“Issue estoppel” is the legal principle that, when applied, is intended to ensure finality and clear determination of issues in legal proceedings. It is defined as follows:

It applies where an issue in a cause of action was decided in a previous action. It must be a finding that is fundamental to the outcome of the decision, so fundamental that if a different conclusion had been reached on the issue, the outcome would have been different.

It is a form of res judicata. Although lawyers are encouraged to avoid the use of latin phrases there is no direct translation of res judicata. In essence this is the principle that a matter that has been adjudicated by a competent court and therefore may not be pursued further by the same parties.

High_Commission_of_Brunei_in_LondonIn Nayif v High Commission of Brunei Darussalam the Court of Appeal was asked to consider whether a tribunal’s rejection of a race discrimination claim that was out of time prevented a negligence claim based on the same facts being brought in the High Court. Mr Nayif was employed as a chauffeur from 2003. He made a number of complaints that, during his employment from 2003 to 2010 he was treated unfairly and subjected to various acts of bullying, harassment and abuse. He claimed to have suffered psychiatric injury as a result.

On 26 October 2011 he commenced a race discrimination claim in the employment tribunal. All his claims were outside the standard three months time limit. It is possible for a tribunal to extend the time limit if it is thought just and equitable to do so. In Mr Nayif’s case the tribunal declined to exercise the discretion to extend the time limits. Mr Nayif applied for permission to appeal to the Employment Appeal Tribunal but his application was rejected.

One might reasonably have thought that, as a result, he was at the end of the judicial road in terms of pursuing claims resulting from his employment. However, on 20 December 2012 he commenced proceedings in the High Court alleging negligence and breach of contract in respect of the same alleged psychiatric injury. His complaints were effectively the same as those made in the employment tribunal proceedings. However, he did not allege race discrimination.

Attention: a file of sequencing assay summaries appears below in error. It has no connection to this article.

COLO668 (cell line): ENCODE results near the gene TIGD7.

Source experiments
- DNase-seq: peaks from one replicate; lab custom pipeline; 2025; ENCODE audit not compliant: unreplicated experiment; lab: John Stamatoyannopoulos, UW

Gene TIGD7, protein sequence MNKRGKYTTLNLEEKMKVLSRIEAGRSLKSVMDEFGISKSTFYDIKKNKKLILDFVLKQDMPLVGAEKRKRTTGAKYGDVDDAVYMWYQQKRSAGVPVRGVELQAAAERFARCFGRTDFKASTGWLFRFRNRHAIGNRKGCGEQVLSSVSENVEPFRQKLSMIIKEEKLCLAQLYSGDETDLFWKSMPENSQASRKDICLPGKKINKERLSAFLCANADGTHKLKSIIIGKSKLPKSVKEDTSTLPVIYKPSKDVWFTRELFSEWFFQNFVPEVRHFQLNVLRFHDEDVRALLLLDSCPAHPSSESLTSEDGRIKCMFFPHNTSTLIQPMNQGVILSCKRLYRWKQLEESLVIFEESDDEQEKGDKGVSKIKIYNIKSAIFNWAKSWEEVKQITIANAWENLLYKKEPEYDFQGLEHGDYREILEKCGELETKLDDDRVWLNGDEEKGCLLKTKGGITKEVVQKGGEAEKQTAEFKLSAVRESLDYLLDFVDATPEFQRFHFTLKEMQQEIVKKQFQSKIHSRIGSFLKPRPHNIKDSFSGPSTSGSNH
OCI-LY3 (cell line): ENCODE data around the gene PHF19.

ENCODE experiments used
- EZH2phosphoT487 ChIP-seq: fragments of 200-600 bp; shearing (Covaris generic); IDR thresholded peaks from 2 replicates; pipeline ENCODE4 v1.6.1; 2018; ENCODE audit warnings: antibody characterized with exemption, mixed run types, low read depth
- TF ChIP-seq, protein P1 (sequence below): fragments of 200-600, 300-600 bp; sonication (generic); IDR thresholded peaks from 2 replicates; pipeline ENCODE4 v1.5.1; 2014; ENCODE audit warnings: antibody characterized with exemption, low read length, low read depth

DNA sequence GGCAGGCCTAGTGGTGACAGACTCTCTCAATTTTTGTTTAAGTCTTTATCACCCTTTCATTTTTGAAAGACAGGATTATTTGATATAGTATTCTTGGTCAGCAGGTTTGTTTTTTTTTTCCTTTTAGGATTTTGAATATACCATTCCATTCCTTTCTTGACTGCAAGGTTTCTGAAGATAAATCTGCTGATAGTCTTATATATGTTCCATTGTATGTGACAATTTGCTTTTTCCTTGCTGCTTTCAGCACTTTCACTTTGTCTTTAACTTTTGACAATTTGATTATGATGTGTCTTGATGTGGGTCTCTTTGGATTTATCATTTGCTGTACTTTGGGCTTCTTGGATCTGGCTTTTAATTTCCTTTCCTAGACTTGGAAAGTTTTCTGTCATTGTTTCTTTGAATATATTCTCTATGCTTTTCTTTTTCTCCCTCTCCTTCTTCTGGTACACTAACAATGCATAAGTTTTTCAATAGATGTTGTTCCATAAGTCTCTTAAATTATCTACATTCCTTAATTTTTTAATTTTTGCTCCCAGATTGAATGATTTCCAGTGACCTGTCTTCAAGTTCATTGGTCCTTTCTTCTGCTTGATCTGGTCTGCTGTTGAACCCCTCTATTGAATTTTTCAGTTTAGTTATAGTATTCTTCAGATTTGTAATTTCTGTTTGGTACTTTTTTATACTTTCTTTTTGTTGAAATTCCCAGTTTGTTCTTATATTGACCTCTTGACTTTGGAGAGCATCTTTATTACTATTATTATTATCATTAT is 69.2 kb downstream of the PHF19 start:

The Commission applied for the claim to be struck out on the basis of issue estoppel with reference to the earlier employment tribunal proceedings. At the hearing of the application Master Leslie “with considerable reluctance” agreed with the Commission. However he was concerned that Mr Nayif may have suffered a “grave injustice” as a result of him barring the claim and he therefore granted permission to appeal the decision. On appeal Mr Justice Bean also agreed with the Commission so the claim remained struck out.

Mr Nayif appealed to the Court of Appeal. The appeal was heard by Sir Brian Leveson (he of the now largely forgotten Leveson Inquiry), Lady Justice Rafferty and Lord Justice Elias. Judgment was given by Lord Justice Elias. he noted that the policy lying behind the principles of res judicata is the interest of finality in litigation. the equivalent private interest is that “it is unjust for a man to be vexed twice with litigation on the same subject matter”.

This analysis presupposes that there will have been a formal adjudication by a court. However, in this case (as in other similar cases) the employment claim failed because Mr Nayif had failed to successful negotiate a technical hurdle – the three months time limit. Mr Justice Elias said that he saw “no justification for the principle applying in circumstances where there has been no actual adjudication of any issue and no action by a party which would justify treating him as having consented, either expressly or by implication, to having conceded the issue by choosing not to have the matter formally determined”.

Does this mean that employers can expect a rash of what would otherwise be out of time discrimination claims. It has for some time been the case that if a claimant discontinues a tribunal claim before a hearing that does not prevent a subsequent claim in the High Court. The rationale for this is that there is a distinction between discontinuance and dismissal of a claim: the latter is final whereas the former is not. That has not led to masses of claims and in the same way it is unlikely that the judgment in Nayif will materially alter the number and distribution of such claims. It does however provide a handy safety net for ostensibly out of time discrimination claimants and their legal representatives.